Why supply chain ethics should be a top priority for business leaders during a recession By Alex Vavilov

Conflicting reports as to whether the US economy will enter a recession have kept businesses on edge over the last few months. President Biden recently announced his view that there will be no recession for 2023 and even into 2024, yet others are not so convinced.

The recent surge in big tech layoffs has sparked recession concerns industry-wide, with conglomerates Alphabet and Microsoft announcing job cuts for tens of thousands of staff last month. Even Tesla’s Elon Musk is braced for a ‘pretty difficult recession’ while housing sales continue to plummet and the US manufacturing sector contracts for the third consecutive month.

Experts are now warning the US faces a ‘rolling recession’ where not all sectors of the economy decline simultaneously. Instead, they take turns contracting over a longer period.

In such trying times, companies are faced with tough decisions as they try to stay afloat, preserve jobs, and maintain their bottom line. However, it’s also important for business leaders to consider the ethical implications of their decisions, especially when it comes to their supply chains.

Supply chain ethics refers to the moral principles and values that guide the behavior of companies and their suppliers in the production and delivery of goods and services. This includes issues like fair labor practices, environmental sustainability, and product safety.

During a recession, companies may be tempted to cut corners and prioritize short-term financial gains over ethical considerations. However, I explore why adopting an ethical supply chain is even more important during times of economic turmoil and how it creates long-term benefits to boost businesses.

Improving brand image

Today’s consumers are highly motivated to support brands that align with their values, and as a result, consumer demand is continually evolving. A recent study found that 78 percent of consumers give priority to companies that have established ethical sourcing strategies, while 83 percent are willing to pay a premium for products that are ethically sourced.

Adopting an ethical supply chain can give businesses a competitive edge, improve customer loyalty and drive more sales. However, companies will need to be prepared to justify their claims or risk facing backlash.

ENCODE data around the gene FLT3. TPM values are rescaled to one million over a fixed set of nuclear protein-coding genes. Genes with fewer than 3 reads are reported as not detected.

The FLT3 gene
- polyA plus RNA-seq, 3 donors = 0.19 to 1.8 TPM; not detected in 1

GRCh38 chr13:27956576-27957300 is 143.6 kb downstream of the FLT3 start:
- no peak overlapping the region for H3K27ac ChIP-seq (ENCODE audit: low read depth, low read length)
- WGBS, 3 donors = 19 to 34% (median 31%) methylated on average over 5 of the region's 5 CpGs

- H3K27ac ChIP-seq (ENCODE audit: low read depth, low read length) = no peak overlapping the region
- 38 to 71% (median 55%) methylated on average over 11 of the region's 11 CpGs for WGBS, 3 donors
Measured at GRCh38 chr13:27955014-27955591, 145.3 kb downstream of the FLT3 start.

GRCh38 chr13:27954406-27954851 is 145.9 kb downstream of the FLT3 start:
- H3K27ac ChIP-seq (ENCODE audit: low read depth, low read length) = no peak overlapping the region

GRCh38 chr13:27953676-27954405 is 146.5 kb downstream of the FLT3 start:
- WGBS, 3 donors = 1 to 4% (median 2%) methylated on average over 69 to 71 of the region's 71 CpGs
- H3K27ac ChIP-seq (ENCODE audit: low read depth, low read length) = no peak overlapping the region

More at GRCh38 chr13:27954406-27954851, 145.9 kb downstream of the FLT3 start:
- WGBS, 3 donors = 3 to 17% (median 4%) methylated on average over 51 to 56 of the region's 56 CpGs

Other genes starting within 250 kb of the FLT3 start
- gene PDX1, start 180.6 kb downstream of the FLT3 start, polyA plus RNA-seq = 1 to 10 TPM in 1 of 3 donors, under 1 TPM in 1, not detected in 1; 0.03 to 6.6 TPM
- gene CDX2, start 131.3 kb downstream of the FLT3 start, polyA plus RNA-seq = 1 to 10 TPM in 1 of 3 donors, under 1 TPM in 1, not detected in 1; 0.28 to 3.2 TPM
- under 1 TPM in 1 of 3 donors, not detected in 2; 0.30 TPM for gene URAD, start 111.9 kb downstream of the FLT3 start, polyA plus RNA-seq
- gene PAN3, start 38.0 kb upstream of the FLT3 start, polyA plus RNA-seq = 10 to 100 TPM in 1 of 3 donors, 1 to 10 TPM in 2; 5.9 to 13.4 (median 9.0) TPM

Just as consumers are becoming more switched on to environmental and social issues, they’re also increasingly more vigilant to ‘greenwashing’ – the practice of misleading customers into believing a brand is ethical.

Greenwashing can have a detrimental impact on brand reputation, from undermining brand image and losing consumer trust, to being sued. Many large organizations like Volkswagen, Coca-Cola and, most recently, Swedish fast fashion giant H&M have all faced class action lawsuits over greenwashing.

Complying with legislation

Supply chain ethics isn’t just a concern for consumers. Transparency in supply chains is becoming increasingly important for businesses at a legislative level.

Last year, the Uyghur Forced Labor Prevention Act (UFLPA) was enacted, prohibiting any goods suspected of containing forced labor from entering the US. Specifically, it prohibits any goods produced, mined, or manufactured wholly or in part in the Xinjiang Uyghur

Autonomous Region of the People’s Republic of China, or produced by certain entities linked to Xinjiang’s forced labor programs.

Chinese fast fashion brand SHEIN was recently questioned by US senators on potential links to forced labor within its supply chain. Though the company denies this, the UFLPA highlights the need for businesses to know their supply chains and to provide evidence that their products are of ethical origin.

Boosting local economies

Putting social responsibility at the heart of supply chain procurement has a wider benefit for local communities.

Both businesses and individuals alike feel the financial impact of a recession, from widespread job losses to increased inflation. But by incorporating ESG (environmental, social, and corporate governance) policies into supply chains, businesses can enhance economic and social conditions for local suppliers, thereby reducing the impact of financial crises and strengthening supply chain resilience.

Mitigating risks

As companies increasingly struggle to control their supply chain costs, it’s never been more important to evaluate the efficiency of supply chains and risk management strategies.

However, according to a recent study, almost a third of procurement teams are cutting corners with their sourcing criteria to ensure supply. This is resulting in more high-risk behaviors being carried out, leading to increased supply chain vulnerability.

Quality control is one of the top struggles in supply chain management. Getting it wrong could harm brand reputation as well as result in losses from product defects. Introducing an effective quality control management program will strengthen supply chains, improve resilience and lower operating costs.

Additionally, businesses should capitalize on new technologies, such as blockchain and cloud computing, and how they can ensure the smooth operation of complex supply chains while driving down costs. Digitizing supply chains helps improve business ethics by opening channels of communication, improving efficiency, and allowing business leaders to harness data information for long-term growth.

For a list of the sources used in this article, please contact the editor.